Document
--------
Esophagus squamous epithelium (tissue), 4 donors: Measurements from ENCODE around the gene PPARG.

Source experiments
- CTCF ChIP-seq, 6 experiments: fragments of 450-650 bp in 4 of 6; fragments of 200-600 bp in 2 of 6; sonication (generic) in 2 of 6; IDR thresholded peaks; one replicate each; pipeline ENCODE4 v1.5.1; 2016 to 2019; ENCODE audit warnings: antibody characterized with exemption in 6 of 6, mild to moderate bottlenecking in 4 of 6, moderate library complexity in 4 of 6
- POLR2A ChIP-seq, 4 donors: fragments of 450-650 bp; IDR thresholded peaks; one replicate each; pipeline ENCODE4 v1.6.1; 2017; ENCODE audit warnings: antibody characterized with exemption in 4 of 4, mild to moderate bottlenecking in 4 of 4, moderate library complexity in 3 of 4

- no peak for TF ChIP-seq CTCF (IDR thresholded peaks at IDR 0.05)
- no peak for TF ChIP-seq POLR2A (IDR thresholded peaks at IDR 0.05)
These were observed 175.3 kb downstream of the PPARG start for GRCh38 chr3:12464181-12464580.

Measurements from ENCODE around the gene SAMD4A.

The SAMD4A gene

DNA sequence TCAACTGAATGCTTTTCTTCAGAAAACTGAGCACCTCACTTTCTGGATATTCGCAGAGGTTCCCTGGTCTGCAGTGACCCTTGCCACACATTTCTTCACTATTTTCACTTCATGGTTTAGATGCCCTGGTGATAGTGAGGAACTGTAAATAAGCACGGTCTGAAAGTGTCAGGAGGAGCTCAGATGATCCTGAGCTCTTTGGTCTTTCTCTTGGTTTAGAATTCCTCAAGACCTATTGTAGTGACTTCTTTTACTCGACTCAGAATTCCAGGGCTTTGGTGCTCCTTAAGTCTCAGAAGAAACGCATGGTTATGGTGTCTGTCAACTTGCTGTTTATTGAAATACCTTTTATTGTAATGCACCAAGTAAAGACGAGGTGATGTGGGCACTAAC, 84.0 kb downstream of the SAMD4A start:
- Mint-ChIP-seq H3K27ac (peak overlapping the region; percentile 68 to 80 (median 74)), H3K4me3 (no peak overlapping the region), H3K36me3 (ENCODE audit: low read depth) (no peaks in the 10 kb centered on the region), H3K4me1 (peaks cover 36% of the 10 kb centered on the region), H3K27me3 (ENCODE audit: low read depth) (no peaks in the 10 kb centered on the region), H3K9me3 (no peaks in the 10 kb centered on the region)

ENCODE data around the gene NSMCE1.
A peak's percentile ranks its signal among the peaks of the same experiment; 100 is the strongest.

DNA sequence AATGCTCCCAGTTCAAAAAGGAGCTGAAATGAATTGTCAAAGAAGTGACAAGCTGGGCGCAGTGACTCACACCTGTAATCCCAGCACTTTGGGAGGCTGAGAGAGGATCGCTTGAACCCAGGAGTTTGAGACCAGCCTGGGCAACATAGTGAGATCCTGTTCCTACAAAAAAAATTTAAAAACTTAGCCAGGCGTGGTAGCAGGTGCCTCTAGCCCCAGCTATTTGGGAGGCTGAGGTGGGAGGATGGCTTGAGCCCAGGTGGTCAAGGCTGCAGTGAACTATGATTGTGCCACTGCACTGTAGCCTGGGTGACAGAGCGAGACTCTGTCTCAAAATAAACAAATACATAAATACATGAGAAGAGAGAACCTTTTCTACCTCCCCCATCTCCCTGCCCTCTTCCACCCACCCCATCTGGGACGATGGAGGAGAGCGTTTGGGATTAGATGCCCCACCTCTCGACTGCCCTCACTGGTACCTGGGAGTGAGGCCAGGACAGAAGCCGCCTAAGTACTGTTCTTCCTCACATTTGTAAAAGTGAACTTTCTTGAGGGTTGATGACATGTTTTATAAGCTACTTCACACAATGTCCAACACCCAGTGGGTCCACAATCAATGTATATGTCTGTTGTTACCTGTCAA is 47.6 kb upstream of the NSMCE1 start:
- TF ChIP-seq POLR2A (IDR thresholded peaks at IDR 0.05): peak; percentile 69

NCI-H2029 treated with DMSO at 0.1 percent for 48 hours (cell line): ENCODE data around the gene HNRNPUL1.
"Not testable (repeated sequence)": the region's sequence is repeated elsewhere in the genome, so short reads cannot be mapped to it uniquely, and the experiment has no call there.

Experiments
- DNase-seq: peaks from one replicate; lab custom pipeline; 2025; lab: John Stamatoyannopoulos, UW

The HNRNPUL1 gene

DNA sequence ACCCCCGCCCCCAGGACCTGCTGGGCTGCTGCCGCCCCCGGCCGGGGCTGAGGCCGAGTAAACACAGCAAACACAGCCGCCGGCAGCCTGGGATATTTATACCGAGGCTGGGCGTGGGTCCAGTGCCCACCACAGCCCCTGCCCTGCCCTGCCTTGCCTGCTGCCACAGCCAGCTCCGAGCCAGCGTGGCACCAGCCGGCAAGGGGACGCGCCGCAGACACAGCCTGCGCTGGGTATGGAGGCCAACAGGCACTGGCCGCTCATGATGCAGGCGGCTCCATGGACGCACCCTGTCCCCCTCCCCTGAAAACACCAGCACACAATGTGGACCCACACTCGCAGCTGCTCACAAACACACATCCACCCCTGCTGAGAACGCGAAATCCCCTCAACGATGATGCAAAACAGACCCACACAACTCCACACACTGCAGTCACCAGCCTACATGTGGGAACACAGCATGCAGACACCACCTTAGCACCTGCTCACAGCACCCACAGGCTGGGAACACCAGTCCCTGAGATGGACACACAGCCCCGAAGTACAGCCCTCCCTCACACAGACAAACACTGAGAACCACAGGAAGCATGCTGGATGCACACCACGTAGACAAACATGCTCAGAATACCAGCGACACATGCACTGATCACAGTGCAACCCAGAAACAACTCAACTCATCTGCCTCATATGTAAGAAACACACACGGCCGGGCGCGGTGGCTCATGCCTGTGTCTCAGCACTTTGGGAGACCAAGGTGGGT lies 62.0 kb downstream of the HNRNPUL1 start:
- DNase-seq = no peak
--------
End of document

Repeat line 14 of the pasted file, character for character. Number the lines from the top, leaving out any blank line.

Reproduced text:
DNA sequence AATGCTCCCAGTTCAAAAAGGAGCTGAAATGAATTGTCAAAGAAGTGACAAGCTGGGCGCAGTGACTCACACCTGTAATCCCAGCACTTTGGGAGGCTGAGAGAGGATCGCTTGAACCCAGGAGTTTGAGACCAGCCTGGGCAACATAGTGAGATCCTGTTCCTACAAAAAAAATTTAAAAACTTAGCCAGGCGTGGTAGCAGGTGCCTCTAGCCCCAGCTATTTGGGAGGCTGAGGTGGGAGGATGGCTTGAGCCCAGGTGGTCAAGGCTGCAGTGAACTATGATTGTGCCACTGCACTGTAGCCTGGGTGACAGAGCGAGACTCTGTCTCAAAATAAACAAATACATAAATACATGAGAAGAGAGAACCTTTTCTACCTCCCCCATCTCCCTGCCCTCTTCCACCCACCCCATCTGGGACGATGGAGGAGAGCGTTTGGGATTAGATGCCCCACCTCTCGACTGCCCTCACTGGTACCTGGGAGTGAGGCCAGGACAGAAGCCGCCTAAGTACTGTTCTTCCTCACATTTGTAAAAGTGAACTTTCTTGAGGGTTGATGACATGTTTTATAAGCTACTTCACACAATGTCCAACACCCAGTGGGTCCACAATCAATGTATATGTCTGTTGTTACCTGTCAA is 47.6 kb upstream of the NSMCE1 start: